They were nearly a generation apart, Seeger born in 1919, Van Ronk in 1935,  and many folkies in Van Ronk's circle viewed Seeger as a fossil. In the late 1950s Van Ronk began contributing to the local newspapers of the folk revival, first using the pseudonym "Blind Rafferty." In the hope of blowing Blind Rafferty into "a really fine rage," a friend gave him a column by Seeger in Sing Out! Van Ronk didn't like the column, but his column in Caravan set this disagreement aside and addressed Seeger's place in folk music. The heart of Van Ronk's column provided a rare glimpse, from a fine performer and close observer, of Seeger in his prime.

Here is what Blind Rafferty had to say:

"I think that the man is really great, in almost every sense of the word, and it saddens me to constantly find myself in the opposition camp every time he ventures an opinion. But when he sings --

"Artists of Seeger's genre are hard to come by in this day and age. He is, in my opinion, taste and honesty personified, and a Seeger concert is a lesson which no singer of folksongs can afford to miss. When he speaks on the stage, his voice rarely raises above a conversational level, and yet he is heard. As a matter of fact, 'stage presence' of the Broadway variety is entirely absent. Seeger doesn't act; he is.

"I think that this is the key to his entire greatness. The man has no need to act in order to establish contact with his audience. He genuinely respects the people who are listening to him and refuses to insult their sensibilities with insincere theatrics. And they respond, not to an an actor or stage personality, but to the man.

"He treats his material in much the same way. I doubt if Seeger considers himself a 'folklorist' per se; but rather he looks at folk music as a human being, subject to love, hate, enthusiasm, sorrow -- in short, all of the emotions with which folk music deals. He is not 'preserving' folklore but living it, and so are we, and he knows it. He neither sings up nor down to his material but with it. And there is no dichotomy between the performer and the content of his songs. This is the reason why one never gets the 'isn't this cute' or 'how quaint" impression from Seeger's singing. When he sings, all of him is involved. Which is another lesson that many singers of folksongs could profit by.

"Again, I can't say I think much of Pete's point of view on many subjects. He is forever espousing causes which at best leave me cold. But I can't say that I think he would be better off without his causes and opinions. However wrong I happen to think they may be, they reflect a genuine concern with the real world which, to my way of thinking, is an indispensable part of a whole person, which I think Pete Seeger is.

"The tragedy is that there are almost none like him. He is almost unique and insofar as such people in folk music are rare, then it becomes necessary to form 'societies for the preservation of folklore' -- or perhaps the word should be 'embalming.'        

Tuesday, January 28, 2014

'His march is done, his camp is here'

The older I get, the more I read obituaries. I suppose this is a natural inclination. In my journal I sometimes record anecdotes and quotations from New York Times obituaries. These are usually thorough and well-written, and I admire the perspective, imagination and importance the Times brings to chronicling important lives.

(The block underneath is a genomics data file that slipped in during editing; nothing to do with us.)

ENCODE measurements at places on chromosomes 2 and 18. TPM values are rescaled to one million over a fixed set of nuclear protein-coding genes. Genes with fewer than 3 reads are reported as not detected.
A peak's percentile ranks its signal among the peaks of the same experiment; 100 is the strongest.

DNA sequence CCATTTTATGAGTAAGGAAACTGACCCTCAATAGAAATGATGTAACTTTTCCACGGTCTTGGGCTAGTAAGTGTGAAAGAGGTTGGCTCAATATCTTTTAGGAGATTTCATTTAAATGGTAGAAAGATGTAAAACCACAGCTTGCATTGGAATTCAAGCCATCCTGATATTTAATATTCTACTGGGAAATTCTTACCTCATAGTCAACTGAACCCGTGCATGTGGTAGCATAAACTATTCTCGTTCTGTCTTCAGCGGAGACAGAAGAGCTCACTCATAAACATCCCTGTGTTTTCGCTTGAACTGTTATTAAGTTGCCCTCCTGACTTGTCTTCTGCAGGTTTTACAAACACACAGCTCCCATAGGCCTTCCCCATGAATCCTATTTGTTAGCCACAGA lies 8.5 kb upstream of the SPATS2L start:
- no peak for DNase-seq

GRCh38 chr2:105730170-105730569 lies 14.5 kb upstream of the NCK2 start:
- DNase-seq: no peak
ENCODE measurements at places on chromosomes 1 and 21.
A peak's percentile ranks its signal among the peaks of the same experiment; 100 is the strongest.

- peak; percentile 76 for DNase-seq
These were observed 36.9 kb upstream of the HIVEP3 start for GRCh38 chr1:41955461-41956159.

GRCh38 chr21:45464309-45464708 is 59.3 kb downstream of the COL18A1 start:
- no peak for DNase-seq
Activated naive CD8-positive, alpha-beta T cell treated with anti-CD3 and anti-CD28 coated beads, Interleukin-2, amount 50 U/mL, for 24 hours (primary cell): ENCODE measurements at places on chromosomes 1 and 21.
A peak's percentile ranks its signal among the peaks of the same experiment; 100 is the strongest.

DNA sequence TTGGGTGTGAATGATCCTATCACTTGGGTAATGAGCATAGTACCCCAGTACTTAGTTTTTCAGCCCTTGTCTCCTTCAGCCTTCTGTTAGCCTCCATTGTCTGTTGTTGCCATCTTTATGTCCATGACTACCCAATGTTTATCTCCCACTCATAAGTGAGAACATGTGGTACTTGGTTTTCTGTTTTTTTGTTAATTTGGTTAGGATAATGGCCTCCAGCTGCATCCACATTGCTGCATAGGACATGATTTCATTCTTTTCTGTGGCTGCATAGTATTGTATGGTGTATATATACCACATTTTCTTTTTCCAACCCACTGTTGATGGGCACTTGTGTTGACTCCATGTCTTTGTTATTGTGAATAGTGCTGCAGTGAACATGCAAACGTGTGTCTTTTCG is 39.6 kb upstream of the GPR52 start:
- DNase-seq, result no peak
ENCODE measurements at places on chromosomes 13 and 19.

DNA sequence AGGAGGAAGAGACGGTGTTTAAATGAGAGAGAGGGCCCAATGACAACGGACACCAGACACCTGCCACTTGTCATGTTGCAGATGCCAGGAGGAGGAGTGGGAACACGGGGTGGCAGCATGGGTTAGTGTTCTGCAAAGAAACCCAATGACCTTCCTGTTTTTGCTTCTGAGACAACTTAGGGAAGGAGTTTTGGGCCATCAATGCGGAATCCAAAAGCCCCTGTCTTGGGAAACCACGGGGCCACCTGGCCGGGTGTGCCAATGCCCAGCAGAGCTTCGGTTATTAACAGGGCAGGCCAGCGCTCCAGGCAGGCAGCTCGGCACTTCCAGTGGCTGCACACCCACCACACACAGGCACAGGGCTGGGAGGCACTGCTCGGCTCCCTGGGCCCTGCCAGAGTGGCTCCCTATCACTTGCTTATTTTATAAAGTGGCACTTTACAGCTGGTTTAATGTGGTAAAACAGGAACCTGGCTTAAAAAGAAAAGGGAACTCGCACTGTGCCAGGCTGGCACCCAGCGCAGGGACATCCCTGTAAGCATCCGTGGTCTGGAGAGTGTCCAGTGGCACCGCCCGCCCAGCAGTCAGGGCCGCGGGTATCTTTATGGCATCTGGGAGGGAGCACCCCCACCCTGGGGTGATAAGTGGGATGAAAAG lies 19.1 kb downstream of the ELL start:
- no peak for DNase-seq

Jesse E. Dewey, Co. E, 2nd NH Volunteers.
Unfortunately, most newspaper obituaries say too little about the dead. They define life by associations: churches, clubs, relatives. They strive to tell, but seldom show, that the deceased lived a worthy life. They omit life's human idiosyncrasies and inevitable rough spots.

This was also true during the early 20th century, when Civil War veterans began to die in droves, a phenomenon akin to our loss of much of the World War II generation early in this century.

Here is the obituary written by the senior editor of the Granite State Free Press in Lebanon, N.H., about an old soldier named Jesse E. Dewey, a veteran of the 2nd New Hampshire during the Civil War. The writer is probably Elias Hutchins Cheney, a longtime New Hampshire journalist who had once edited the paper and remained a regular contributor into his 80s. In spite of its elegiac tone, the obituary is better than most in conveying what kind of person Dewey was. He died on July 3, 1915, at the age of 72:

Jesse E. Dewey was born in Hanover, October 2, 1842, and was the son of Jesse Edson and Sarah A. (Porter) Dewey. The father, who for a time was in business in Lebanon, died when young Jesse was but two weeks old. The mother remarried, and Jesse was largely brought up by relatives. Besides the common school he attended a few terms at Kimball Union Academy.

Subsequently he went to Manchester, into a machine shop. He was there when the civil war broke out, and he was there, at the age of 18, the twentieth man who enlisted from New Hampshire, April 22, 1861, only one week after President Lincoln's first call for 75,000 men for three months, issued April 15. Only one regiment was assigned to New Hampshire; but nearly enough for two enlisted. On the 3d of May the president called for three-years men, and, as we recall it, most of those who had enlisted for the three months and were not included in the First Regiment, re-enlisted for three years and constituted the Second Regiment. Mr. Dewey was among the latter.

Few regiments saw more or heavier fighting than the New Hampshire Second, under Gen. Gilman Marston, who, like Col. Mason W. Tappan of the First Regiment, was a member of congress at the time. The regiment was later in command of Col. Edward L. Bailey. Young Dewey went thru that terrible struggle, was in nineteen battles, and was one of the few who came out whole.

Hardtack from Sgt. Dewey's haversack.
Mrs. Dewey still has his army blanket, thru thirteen thicknesses of which, folded and on